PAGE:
Does the vice-president serve at the discretion of the president, such that he or she can be removed from office at the president's will?
No. The President can not fire the Vice President.
Unlike the cabinet (e.g., Secretary of State, Attorney General, Secretary of Defense, etc.), and the White House Staff (e.g., Chief-of-Staff, Press Secretary, etc.) the office of the Vice President, his term and the requirements for his removal from office are all established explicitly in Article II of the Constitution.Office, Term—United States Constitution, Article II, Section 1
Removal—United States Constitution, Article II, Section 4
The executive Power shall be vested in a President of the United States of America. He shall hold his Office during the Term of four Years, and, together with the Vice President, chosen for the same Term, be elected, as follows [emphasis added]
The President, Vice President and all civil Officers of the United States, shall be removed from Office on Impeachment for, and Conviction of, Treason, Bribery, or other high Crimes and Misdemeanors.
Only Congress can forcibly remove a Vice President from office
The US Constitution only allows the Vice President to be forcibly removed from office via impeachment due to a high crime or misdemeanor (just like the President).
The President, Vice President and all civil Officers of the United States, shall be removed from Office on Impeachment for, and Conviction of, Treason, Bribery, or other High crimes and Misdemeanors. (Article 2, Section 4)
Impeachment is solely the responsibility of Congress, so the President cannot unilaterally impeach the Vice President, or any other elected official in the federal government.
The House of Representatives shall chuse [sic] their Speaker and other Officers; and shall have the sole Power of Impeachment. (Article 1, Section 2)
The Senate shall have the sole Power to try all Impeachments. (Article 1, Section 3)
In other words, the House of Representatives has the power to start impeachment proceedings and the Senate has the power to perform the impeachment trial. If the Senate rules to convict the elected official, they are removed from office.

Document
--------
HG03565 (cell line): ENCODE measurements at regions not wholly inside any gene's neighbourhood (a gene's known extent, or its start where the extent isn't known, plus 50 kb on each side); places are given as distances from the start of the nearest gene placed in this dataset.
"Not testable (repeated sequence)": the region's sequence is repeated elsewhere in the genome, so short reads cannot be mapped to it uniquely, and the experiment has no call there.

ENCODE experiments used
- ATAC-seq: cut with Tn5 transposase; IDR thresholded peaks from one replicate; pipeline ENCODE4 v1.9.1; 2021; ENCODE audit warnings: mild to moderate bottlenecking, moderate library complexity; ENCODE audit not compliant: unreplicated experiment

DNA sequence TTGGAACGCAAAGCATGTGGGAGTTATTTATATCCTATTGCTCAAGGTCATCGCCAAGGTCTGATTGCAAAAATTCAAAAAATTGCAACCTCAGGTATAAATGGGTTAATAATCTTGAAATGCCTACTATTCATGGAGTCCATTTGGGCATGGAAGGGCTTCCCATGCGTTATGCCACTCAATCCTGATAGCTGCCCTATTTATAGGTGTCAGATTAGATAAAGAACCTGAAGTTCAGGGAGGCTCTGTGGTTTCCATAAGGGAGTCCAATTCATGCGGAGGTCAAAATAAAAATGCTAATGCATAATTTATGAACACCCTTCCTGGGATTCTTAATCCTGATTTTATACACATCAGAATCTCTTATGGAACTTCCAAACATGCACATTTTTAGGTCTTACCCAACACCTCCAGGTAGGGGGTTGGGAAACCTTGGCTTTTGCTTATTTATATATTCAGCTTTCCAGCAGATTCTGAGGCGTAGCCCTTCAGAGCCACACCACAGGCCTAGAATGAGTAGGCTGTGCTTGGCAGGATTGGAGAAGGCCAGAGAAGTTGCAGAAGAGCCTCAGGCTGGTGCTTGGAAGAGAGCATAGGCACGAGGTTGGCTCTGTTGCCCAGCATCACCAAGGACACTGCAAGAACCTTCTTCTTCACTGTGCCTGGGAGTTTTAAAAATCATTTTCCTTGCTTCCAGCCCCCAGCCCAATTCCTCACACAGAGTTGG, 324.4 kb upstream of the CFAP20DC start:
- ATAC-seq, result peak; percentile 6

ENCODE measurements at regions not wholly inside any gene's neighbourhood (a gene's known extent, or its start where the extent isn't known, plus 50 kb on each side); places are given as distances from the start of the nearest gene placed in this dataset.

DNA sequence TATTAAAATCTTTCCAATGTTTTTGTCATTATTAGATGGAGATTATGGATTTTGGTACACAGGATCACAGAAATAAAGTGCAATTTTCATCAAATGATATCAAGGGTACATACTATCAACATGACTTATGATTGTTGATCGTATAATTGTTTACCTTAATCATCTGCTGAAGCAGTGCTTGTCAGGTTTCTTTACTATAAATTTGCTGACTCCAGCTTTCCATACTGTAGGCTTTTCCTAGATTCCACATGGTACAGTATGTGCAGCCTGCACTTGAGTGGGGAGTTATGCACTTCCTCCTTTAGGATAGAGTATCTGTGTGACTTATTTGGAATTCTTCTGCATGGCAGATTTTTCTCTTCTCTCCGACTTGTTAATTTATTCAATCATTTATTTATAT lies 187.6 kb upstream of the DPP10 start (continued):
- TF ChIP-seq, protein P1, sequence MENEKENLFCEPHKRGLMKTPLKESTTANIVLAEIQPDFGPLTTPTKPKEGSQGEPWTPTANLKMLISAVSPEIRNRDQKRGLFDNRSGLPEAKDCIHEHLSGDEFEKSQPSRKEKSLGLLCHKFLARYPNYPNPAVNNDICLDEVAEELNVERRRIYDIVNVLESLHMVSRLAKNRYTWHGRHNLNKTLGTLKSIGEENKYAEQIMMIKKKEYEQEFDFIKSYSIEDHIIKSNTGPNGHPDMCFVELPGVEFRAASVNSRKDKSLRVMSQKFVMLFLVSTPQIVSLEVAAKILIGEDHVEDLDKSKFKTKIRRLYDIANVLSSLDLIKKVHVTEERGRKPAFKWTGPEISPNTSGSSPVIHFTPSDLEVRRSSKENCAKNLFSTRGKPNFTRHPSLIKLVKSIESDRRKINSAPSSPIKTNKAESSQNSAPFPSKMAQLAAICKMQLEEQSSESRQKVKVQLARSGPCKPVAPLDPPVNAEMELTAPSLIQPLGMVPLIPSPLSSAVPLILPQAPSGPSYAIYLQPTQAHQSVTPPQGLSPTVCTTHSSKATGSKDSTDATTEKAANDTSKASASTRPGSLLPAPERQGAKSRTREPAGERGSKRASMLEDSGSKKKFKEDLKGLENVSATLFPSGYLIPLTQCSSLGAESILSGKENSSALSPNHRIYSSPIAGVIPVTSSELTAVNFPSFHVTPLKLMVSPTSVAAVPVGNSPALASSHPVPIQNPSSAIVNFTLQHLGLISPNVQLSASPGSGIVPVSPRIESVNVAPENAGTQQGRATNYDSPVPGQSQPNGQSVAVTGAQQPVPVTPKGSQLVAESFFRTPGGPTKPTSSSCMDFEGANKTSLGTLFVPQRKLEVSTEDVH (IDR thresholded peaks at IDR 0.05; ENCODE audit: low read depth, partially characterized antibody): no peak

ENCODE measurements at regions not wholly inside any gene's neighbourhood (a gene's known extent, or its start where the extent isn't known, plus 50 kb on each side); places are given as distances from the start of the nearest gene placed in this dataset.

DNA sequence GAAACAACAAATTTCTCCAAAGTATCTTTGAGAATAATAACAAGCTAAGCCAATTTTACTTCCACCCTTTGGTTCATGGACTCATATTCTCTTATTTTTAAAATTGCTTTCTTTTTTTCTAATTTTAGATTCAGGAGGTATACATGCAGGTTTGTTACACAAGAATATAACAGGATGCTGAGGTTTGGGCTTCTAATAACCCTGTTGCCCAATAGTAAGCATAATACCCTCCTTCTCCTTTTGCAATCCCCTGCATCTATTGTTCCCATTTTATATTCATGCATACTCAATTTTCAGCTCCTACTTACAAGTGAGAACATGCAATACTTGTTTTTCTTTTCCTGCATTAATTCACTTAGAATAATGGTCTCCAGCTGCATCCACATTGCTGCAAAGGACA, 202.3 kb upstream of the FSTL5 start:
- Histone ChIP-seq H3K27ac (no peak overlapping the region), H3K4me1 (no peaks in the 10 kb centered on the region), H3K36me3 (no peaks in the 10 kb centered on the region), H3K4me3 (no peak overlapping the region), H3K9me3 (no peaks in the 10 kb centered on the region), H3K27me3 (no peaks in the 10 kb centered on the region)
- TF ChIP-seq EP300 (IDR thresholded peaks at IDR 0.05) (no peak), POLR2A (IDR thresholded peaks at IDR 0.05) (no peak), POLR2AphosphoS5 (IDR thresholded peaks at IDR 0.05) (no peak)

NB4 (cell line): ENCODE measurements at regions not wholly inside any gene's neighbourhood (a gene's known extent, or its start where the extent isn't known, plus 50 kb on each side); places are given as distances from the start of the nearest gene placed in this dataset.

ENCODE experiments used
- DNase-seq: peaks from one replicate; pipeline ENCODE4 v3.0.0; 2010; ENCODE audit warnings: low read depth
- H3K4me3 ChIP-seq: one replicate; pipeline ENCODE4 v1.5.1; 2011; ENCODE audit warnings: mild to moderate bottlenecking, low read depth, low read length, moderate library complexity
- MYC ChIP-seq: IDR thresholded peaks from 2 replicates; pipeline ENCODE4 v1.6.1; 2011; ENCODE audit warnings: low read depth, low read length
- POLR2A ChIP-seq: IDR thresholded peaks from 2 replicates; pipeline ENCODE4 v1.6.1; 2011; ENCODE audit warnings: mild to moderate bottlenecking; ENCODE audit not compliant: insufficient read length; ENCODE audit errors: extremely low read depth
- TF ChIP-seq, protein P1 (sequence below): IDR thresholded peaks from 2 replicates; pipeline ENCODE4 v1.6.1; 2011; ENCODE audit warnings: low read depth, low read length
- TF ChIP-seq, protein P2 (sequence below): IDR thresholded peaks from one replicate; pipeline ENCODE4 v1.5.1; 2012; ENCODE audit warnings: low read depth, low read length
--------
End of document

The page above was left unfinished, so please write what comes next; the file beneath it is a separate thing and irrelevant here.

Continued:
Note that the Vice President is also the President of the Senate (Article 1, Section 3). The Vice President presides in this role for any impeachment case (e.g. for a senator), except for that of the President because the constitution says that the Chief Justice presides in that trial.
Technically, that means that a Vice President undergoing impeachment would preside over their own trial. This might have happened with Spiro Agnew, Nixon's first Vice President, who was charged with extortion, tax fraud, bribery, and conspiracy. But rather than undergoing impeachment, he resigned in August 1973 (this was about a year before Nixon himself was involved with the Watergate scandal).
Also, the Vice President always has the option to voluntarily resign. This has happened twice: Spiro Agnew as described above, and John C. Calhoun in 1832. Calhoun was Vice President under John Quincy Adams and later Andrew Jackson in his first term. Jackson and Calhoun disagreed sharply on a number of matters, but as shown above, Jackson wouldn't have had the option to fire him if he wanted to. Instead, Jackson chose Martin Van Buren as his running mate for his second term (and the two were successfully elected). Calhoun resigned a few months before his term as Vice President was up to become a Senator for South Carolina.